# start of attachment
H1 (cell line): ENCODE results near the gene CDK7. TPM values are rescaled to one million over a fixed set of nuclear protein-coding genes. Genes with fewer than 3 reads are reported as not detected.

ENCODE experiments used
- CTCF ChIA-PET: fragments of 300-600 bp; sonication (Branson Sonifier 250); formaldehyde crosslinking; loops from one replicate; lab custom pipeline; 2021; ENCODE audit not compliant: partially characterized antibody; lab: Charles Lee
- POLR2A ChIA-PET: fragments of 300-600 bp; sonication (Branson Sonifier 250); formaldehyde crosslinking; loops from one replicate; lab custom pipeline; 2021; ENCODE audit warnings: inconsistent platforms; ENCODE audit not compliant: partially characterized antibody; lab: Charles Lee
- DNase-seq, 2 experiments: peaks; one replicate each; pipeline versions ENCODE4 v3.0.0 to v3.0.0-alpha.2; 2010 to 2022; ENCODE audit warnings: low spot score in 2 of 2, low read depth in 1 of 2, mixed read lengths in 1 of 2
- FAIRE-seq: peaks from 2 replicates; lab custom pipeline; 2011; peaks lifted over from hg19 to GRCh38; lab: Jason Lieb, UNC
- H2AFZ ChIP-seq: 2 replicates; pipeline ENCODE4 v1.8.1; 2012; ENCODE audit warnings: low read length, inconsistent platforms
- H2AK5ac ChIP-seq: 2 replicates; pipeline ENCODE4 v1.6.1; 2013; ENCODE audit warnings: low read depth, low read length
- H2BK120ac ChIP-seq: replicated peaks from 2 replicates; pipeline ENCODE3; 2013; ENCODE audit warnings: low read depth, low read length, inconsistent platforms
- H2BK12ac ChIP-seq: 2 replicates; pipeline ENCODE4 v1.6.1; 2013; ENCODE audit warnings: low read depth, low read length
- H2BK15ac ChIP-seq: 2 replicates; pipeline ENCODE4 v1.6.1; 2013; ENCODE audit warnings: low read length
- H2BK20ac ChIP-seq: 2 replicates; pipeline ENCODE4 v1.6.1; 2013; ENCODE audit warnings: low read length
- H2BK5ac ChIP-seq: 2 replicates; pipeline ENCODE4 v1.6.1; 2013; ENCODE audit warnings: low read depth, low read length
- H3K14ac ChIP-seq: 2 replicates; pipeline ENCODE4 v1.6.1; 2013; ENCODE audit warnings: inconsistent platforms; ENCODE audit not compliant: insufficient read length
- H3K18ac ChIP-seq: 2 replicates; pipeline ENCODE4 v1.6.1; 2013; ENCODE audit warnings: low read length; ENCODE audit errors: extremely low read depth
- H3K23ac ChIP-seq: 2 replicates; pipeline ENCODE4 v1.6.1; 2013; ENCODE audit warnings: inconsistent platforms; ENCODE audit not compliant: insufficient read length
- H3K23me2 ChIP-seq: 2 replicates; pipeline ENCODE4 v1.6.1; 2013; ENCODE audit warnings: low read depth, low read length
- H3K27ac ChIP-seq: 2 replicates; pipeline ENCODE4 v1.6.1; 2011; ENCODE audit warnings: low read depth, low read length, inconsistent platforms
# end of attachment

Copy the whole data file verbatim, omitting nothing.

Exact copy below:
H1 (cell line): ENCODE results near the gene CDK7. TPM values are rescaled to one million over a fixed set of nuclear protein-coding genes. Genes with fewer than 3 reads are reported as not detected.

ENCODE experiments used
- CTCF ChIA-PET: fragments of 300-600 bp; sonication (Branson Sonifier 250); formaldehyde crosslinking; loops from one replicate; lab custom pipeline; 2021; ENCODE audit not compliant: partially characterized antibody; lab: Charles Lee
- POLR2A ChIA-PET: fragments of 300-600 bp; sonication (Branson Sonifier 250); formaldehyde crosslinking; loops from one replicate; lab custom pipeline; 2021; ENCODE audit warnings: inconsistent platforms; ENCODE audit not compliant: partially characterized antibody; lab: Charles Lee
- DNase-seq, 2 experiments: peaks; one replicate each; pipeline versions ENCODE4 v3.0.0 to v3.0.0-alpha.2; 2010 to 2022; ENCODE audit warnings: low spot score in 2 of 2, low read depth in 1 of 2, mixed read lengths in 1 of 2
- FAIRE-seq: peaks from 2 replicates; lab custom pipeline; 2011; peaks lifted over from hg19 to GRCh38; lab: Jason Lieb, UNC
- H2AFZ ChIP-seq: 2 replicates; pipeline ENCODE4 v1.8.1; 2012; ENCODE audit warnings: low read length, inconsistent platforms
- H2AK5ac ChIP-seq: 2 replicates; pipeline ENCODE4 v1.6.1; 2013; ENCODE audit warnings: low read depth, low read length
- H2BK120ac ChIP-seq: replicated peaks from 2 replicates; pipeline ENCODE3; 2013; ENCODE audit warnings: low read depth, low read length, inconsistent platforms
- H2BK12ac ChIP-seq: 2 replicates; pipeline ENCODE4 v1.6.1; 2013; ENCODE audit warnings: low read depth, low read length
- H2BK15ac ChIP-seq: 2 replicates; pipeline ENCODE4 v1.6.1; 2013; ENCODE audit warnings: low read length
- H2BK20ac ChIP-seq: 2 replicates; pipeline ENCODE4 v1.6.1; 2013; ENCODE audit warnings: low read length
- H2BK5ac ChIP-seq: 2 replicates; pipeline ENCODE4 v1.6.1; 2013; ENCODE audit warnings: low read depth, low read length
- H3K14ac ChIP-seq: 2 replicates; pipeline ENCODE4 v1.6.1; 2013; ENCODE audit warnings: inconsistent platforms; ENCODE audit not compliant: insufficient read length
- H3K18ac ChIP-seq: 2 replicates; pipeline ENCODE4 v1.6.1; 2013; ENCODE audit warnings: low read length; ENCODE audit errors: extremely low read depth
- H3K23ac ChIP-seq: 2 replicates; pipeline ENCODE4 v1.6.1; 2013; ENCODE audit warnings: inconsistent platforms; ENCODE audit not compliant: insufficient read length
- H3K23me2 ChIP-seq: 2 replicates; pipeline ENCODE4 v1.6.1; 2013; ENCODE audit warnings: low read depth, low read length
- H3K27ac ChIP-seq: 2 replicates; pipeline ENCODE4 v1.6.1; 2011; ENCODE audit warnings: low read depth, low read length, inconsistent platforms